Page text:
Classes crash in Paolo Virzi's lashing satiric drama, along with bikes and SUVs and the fortunes and dreams of the haves and the wanna-have-mores. Virzi opens his stylish, sometimes funny tale with a god's-eye view of the aftermath of some confab of swells, with the cleanup crew brooming confetti. As regular folks attend to the messes the rich leave behind, Virzi's camera glides outside in stately, headlong motion. A cyclist bikes down a twisting hillside roadway, cars surge through the night, and how exactly that cyclist gets knocked over a bluff we'll have to wait to discover.
From there, Virzi splits the narrative into three POV chapters: We follow one character awhile, then double back to follow another, with some scenes revisited and illuminated. The most arresting is the middle section, concerning Clare (Valeria Bruni Tedeschi), the restless wife of a hedge-fund billionaire. As she searches for a way to set his wealth to meaningful use, she must make agonizing choices once her son (Guglielmo Pinelli) is accused of being the driver who hit the cyclist. The son is the erstwhile boyfriend of Serena, played by the marvelous Matilde Gioli. Serena wrestles movingly with the truth of the accident in the film's final third; but everything's complicated by her clownish father (Fabrizio Bentivoglio), who has wormed into a foolish investment with Clare's husband -- a hedge fund predicated on the country's greater failure.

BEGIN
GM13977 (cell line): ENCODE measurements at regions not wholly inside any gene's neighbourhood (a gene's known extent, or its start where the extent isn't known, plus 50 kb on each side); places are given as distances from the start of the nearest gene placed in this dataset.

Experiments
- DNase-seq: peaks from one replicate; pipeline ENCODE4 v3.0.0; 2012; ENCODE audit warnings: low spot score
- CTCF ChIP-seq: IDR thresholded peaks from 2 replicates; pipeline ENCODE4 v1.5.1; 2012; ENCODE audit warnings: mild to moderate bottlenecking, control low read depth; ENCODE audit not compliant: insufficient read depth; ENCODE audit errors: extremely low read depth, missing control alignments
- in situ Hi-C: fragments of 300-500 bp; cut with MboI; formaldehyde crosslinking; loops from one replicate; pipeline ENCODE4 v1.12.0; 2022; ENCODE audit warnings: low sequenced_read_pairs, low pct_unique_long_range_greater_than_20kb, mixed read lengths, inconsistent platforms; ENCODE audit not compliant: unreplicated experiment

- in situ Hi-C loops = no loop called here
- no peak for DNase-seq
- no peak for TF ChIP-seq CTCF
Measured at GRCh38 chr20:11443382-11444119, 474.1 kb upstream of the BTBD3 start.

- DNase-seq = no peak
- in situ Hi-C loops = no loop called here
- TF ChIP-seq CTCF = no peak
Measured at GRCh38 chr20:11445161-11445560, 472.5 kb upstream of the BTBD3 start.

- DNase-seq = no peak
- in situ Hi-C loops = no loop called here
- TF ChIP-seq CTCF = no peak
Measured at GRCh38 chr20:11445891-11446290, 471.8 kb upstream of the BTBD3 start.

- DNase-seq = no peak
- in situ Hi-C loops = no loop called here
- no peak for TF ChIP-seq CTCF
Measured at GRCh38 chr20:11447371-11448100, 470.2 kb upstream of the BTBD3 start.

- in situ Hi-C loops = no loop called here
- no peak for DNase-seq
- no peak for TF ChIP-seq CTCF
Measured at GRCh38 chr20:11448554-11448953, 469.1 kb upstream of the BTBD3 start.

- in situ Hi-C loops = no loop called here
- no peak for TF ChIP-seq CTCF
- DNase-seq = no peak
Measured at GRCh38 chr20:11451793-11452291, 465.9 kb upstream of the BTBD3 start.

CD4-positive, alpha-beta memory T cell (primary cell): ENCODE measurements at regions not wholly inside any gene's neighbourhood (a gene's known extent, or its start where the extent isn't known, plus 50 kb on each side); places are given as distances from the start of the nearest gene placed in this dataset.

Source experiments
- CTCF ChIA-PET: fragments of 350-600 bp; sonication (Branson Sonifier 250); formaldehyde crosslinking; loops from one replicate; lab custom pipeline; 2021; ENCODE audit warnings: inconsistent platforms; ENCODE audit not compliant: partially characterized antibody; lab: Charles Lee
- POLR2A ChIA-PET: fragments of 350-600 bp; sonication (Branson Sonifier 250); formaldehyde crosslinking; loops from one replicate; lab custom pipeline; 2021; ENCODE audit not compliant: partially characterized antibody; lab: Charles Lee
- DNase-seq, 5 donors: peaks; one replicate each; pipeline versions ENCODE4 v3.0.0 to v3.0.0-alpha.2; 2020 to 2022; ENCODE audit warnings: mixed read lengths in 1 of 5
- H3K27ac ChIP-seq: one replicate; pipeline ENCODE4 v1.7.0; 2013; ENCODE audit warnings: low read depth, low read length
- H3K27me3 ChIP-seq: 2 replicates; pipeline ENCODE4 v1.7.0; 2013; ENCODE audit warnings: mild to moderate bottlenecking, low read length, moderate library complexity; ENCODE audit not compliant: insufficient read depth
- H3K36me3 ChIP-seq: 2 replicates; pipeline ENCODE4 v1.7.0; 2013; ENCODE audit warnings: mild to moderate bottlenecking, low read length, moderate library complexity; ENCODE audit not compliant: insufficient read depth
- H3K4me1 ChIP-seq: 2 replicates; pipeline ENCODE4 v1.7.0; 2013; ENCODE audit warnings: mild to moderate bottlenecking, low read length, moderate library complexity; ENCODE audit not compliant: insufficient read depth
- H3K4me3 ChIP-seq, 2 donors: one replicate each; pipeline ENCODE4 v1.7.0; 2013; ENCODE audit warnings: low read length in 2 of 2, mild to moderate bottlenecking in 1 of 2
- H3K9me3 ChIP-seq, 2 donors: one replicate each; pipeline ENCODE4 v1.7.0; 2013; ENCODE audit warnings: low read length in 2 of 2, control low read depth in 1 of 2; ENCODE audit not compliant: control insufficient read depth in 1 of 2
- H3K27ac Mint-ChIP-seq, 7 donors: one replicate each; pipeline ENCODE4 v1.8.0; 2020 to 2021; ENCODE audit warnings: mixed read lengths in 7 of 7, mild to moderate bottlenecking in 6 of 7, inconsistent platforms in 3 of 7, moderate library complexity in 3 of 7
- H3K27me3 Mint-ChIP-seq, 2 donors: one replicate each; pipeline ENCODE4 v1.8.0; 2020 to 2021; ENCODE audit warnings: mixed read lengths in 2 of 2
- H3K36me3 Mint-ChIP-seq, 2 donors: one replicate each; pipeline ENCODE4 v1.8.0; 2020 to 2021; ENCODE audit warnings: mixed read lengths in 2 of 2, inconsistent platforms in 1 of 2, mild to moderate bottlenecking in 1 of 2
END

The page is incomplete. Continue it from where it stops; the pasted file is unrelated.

Virzi laces these threads together tight as a garrote, which he wraps about the necks of his characters and audience. The biggest suspense: As everything gets worse for everyone, will this consummate director's outraged worldview afford anyone any pity? At first you'll seethe -- then your heart will ache.